I hope he remembers. Because, now, I’m going to give him -- and a lot of others in the drag racing industry -- something else: Strong, blunt and very sincere advice.

It’s time people in the NHRA pit area man-up and accept legitimate criticism as not an evil, but something that can be appropriate, valid and, yes, necessary.

 

 

 

 

MICHAEL KNIGHT: WHAT LIVE TV MEANS TO DRAG RACING

mikehead2

I’ve wanted it. You’ve wanted it. Now we’ve got it.

Live NHRA Mello Yello series drag racing on ESPN2. The Great Experiment starts with the O’Reilly Auto Parts Spring Nationals at Royal Purple Raceway, near Houston. The final qualifying session will be presented as-it-happens Saturday, April 27, from 3-5 p.m. EDT. On Sunday, the pro class semifinals will go at 2 p.m.

I’ll admit it: I’m a little nervous.

All of us who care about the growth and success of the straight-line sport probably should be. Sure, there’s been live TV racing before (and, other than the U.S. Nationals, it’s not guaranteed there will be more if the Spring Nationals don’t go well), but not in such a calculated way. And, certainly, not with the stakes this high.

The positives are obvious: Try to increase the audience. Honestly, that’s the only reason to even give this a go. In the age of Twitter and other instant communications tools, expecting the public to accept delayed information about anything is as unrealistic as a driver asking Don Schumacher for a $10 million salary.

 

 

 

 

SUSAN WADE: ARE DRAG RACERS NICER THAN NASCAR DRIVERS?

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Well, now, who doesn't like an old-fashioned fight with a few haymakers flying around? And it's always entertaining when somebody pops off and says something others might want to say and don't have the guts to do it.

But it's a whole new ballgame when it's fisticuffs in the fast lane, as with the NASCAR Sprint Cup Series Auto Club 400 aftermath at Fontana, Calif., featuring -- in this corner -- heavyweight Tony Stewart and -- in the opposite corner -- lightweight Joey Logano.

Hey-hey-hey -- don't send in any letters defending Logano. Even FOX TV analyst Darrell Waltrip advertised that all Logano will do when he's in fight-or-flight mode is stomp his foot and start tweeting tough messages on the social medium Twitter. That clearly doesn't have as much sting as a right cross from an angry Smoke, who might as well have saved his energy in last Sunday's instance by running over, waving his arms, and yelling, "Boo!"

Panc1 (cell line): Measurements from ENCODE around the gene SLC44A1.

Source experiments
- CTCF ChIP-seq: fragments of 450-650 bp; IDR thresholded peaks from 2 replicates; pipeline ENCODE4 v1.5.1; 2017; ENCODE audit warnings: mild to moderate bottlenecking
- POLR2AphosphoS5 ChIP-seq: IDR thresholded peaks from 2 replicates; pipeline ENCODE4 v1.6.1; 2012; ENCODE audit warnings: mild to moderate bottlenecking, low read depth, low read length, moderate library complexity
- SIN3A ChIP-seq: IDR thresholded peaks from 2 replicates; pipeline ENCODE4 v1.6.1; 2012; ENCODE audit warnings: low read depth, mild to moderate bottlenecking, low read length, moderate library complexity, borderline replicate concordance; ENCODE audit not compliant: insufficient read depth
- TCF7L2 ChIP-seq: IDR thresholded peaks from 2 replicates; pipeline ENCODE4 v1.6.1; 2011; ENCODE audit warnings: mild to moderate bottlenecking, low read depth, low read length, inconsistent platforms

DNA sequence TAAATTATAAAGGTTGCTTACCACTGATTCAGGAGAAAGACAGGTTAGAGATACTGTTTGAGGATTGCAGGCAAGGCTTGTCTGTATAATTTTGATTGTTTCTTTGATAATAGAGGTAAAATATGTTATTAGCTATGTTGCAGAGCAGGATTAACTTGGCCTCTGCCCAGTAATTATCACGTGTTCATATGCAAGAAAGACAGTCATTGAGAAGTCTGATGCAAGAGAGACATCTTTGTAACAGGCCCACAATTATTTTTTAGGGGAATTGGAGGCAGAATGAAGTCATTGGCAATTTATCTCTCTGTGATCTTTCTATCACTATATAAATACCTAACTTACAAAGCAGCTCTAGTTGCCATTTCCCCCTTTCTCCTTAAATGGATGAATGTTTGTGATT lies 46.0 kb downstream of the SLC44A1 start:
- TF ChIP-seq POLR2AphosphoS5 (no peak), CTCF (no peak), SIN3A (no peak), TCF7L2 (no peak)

SUSAN WADE: SEE HOW SILLY THIS LOOKS?

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M E M O
TO:  ESPN.com, ESPN The Magazine, Sports Illustrated, Associated Press, The Sporting News, USA Today, ABC, CBS, CNN, FOX, NBC, Jim Rome, AOL, Yahoo, MSN
 
FROM: Susan Wade
 
RE: Ron Capps winning the NHRA's Arizona Nationals

 

 

 

MICHAEL KNIGHT: WHY DRAG RACING FANS OUGHT TO BE MAD

mikehead2

Drag racing fans should be mad as hell and they shouldn’t take it anymore.

I’m sure you know why.

Danica!

DANICA!!

More accurately: The fawning, sweet-as-maple syrup and sometimes TMZesque media coverage of Danica Patrick, her historic Daytona 500 pole position and her boyfriend, Ricky Stenhouse Jr.

 

 

 

 

BOBBY BENNETT: WE NEED TO RETHINK 50-MINUTE TURNAROUNDS

0730-03697

Is the NHRA Mello Yello Drag Racing Series flirting with disaster for a better future with 50 minute turnarounds for live television broadcasts?

Until this year, 75-minute turnarounds have been the norm for the last decade or so, and while the time limit was a challenge at first, teams adapted. Even though they were rushed at times after sustaining major damage in a previous run, they managed to do so in a reasonably safe manner. Impending weather often crunched the time to 60 minutes, a challenging and accepted proposition, was on the ragged edge of doable.

Fifty minute turnarounds have been attained already this year, however observing the process reveals potential danger lurks in the most routine of procedures. While none of these endangerments have become realities after just two events doesn’t mean reality isn’t waiting for the most inopportune time to attack.

You can only play with fire so many times before you get burned.